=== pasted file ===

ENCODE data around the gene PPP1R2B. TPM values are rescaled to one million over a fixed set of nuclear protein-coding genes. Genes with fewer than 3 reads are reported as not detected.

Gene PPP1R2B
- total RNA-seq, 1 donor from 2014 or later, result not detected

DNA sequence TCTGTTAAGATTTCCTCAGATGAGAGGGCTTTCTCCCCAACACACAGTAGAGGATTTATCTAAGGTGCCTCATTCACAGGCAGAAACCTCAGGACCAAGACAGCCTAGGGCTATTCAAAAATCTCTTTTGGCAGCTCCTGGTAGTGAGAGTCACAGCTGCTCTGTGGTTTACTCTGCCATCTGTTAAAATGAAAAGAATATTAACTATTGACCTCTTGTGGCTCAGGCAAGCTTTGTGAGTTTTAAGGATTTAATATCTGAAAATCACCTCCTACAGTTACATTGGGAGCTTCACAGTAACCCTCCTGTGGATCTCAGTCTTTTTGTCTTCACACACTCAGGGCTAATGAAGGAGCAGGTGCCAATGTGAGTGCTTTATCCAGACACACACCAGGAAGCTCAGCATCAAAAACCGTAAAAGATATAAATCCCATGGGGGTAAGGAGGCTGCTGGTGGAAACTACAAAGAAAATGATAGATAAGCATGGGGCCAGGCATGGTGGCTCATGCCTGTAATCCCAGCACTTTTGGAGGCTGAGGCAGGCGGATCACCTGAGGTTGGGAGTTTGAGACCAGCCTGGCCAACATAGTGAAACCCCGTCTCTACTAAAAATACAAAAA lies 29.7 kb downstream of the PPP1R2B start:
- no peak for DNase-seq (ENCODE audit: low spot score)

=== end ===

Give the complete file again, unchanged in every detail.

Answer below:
ENCODE data around the gene PPP1R2B. TPM values are rescaled to one million over a fixed set of nuclear protein-coding genes. Genes with fewer than 3 reads are reported as not detected.

Gene PPP1R2B
- total RNA-seq, 1 donor from 2014 or later, result not detected

DNA sequence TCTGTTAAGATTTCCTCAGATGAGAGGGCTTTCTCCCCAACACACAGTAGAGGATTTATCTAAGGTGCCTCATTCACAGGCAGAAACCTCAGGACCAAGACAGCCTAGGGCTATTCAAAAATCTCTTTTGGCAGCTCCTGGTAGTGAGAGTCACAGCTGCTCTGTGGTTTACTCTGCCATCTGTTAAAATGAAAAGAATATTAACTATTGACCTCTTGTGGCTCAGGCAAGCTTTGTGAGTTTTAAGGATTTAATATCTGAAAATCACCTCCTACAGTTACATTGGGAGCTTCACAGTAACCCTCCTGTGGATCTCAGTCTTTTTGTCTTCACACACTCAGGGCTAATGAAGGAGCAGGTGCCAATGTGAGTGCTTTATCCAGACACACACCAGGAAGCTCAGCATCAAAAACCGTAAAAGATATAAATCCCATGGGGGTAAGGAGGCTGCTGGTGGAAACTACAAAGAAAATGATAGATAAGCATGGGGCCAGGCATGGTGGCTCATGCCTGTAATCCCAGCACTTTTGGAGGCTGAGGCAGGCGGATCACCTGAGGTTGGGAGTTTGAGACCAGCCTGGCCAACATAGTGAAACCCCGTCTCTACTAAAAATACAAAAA lies 29.7 kb downstream of the PPP1R2B start:
- no peak for DNase-seq (ENCODE audit: low spot score)